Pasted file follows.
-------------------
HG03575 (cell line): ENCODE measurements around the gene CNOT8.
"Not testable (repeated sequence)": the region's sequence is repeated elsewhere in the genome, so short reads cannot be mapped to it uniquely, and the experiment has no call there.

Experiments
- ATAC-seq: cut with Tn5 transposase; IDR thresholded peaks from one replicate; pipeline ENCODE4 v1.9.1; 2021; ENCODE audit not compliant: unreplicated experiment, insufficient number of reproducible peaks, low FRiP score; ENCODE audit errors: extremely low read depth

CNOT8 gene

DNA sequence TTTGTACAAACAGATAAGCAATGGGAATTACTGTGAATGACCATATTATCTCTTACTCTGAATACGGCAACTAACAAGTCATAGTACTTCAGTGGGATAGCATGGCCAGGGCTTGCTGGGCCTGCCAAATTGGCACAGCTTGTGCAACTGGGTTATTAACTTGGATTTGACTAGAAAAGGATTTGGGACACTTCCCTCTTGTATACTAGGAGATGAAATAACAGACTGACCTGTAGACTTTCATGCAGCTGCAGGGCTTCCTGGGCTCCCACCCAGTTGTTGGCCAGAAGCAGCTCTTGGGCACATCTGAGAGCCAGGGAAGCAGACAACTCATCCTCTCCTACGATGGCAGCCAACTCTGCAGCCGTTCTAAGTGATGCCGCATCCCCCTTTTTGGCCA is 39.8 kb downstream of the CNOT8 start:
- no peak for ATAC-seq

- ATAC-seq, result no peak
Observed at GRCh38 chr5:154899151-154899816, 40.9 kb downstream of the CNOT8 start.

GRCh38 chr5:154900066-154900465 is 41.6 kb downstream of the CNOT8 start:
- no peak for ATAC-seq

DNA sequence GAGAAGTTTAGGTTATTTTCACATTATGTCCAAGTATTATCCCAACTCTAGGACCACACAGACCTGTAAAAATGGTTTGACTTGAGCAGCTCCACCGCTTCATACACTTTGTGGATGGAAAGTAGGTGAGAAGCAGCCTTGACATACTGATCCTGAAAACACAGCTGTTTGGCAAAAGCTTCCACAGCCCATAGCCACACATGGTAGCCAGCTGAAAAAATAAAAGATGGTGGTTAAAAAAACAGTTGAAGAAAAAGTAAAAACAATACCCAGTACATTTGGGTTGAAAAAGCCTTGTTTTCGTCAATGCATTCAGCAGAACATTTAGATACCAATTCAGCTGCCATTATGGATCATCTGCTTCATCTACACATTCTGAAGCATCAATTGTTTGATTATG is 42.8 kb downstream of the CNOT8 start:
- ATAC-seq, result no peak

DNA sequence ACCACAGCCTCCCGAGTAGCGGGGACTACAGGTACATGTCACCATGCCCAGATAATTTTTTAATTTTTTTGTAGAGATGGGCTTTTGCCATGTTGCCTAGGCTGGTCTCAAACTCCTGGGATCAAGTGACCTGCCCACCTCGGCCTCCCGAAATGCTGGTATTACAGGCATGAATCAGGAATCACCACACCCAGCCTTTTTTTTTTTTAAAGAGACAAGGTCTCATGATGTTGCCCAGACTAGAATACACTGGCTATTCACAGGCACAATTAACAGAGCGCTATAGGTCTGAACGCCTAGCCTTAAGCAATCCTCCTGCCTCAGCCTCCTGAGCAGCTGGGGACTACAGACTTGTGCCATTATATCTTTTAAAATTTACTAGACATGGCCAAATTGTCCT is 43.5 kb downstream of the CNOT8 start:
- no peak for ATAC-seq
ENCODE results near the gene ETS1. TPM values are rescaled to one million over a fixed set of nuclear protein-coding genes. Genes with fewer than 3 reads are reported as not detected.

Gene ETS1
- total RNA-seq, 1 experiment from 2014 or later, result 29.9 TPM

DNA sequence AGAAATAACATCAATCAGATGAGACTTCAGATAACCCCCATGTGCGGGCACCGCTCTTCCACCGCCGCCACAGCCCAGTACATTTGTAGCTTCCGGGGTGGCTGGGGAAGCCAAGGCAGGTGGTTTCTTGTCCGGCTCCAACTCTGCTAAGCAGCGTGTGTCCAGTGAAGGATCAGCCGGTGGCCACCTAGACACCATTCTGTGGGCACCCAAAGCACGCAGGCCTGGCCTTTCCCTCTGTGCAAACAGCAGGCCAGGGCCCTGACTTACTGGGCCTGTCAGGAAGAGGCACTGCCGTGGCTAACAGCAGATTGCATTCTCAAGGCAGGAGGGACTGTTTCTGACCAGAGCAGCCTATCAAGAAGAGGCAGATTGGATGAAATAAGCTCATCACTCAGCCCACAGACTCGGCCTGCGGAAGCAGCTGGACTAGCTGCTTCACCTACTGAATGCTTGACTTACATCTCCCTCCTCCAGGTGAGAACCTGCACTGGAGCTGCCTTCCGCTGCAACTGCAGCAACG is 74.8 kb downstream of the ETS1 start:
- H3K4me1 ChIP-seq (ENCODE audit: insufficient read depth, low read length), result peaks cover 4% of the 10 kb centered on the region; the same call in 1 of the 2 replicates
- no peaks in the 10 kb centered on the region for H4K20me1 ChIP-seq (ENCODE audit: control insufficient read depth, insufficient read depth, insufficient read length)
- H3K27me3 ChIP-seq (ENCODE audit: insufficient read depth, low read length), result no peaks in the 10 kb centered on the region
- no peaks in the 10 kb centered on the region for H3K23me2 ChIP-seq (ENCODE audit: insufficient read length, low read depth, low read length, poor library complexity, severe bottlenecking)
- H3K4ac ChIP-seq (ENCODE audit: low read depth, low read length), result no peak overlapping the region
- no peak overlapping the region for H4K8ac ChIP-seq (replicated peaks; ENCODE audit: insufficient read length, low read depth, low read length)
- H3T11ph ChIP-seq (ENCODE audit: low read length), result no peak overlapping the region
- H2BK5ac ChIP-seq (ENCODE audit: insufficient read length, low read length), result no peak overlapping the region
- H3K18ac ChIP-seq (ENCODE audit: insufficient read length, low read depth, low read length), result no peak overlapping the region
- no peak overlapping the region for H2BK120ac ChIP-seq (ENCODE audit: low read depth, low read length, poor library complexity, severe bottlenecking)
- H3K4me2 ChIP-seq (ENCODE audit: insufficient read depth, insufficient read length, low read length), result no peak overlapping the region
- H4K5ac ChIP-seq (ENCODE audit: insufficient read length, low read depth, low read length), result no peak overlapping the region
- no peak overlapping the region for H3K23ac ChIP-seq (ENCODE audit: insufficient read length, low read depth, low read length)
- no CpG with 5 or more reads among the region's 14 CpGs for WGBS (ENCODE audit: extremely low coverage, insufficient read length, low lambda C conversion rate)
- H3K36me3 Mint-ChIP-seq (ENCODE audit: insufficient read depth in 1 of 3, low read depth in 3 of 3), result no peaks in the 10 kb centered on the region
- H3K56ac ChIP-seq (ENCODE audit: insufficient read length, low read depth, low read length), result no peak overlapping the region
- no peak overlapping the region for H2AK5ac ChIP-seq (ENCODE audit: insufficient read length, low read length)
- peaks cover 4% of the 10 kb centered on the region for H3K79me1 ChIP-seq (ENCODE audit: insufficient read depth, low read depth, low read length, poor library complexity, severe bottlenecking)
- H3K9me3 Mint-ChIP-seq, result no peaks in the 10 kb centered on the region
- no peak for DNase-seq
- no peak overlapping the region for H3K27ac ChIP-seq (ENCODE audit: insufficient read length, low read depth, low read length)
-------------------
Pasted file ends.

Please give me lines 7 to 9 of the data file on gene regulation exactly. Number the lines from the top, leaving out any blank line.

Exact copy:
- no peak for ATAC-seq

- ATAC-seq, result no peak
Observed at GRCh38 chr5:154899151-154899816, 40.9 kb downstream of the CNOT8 start.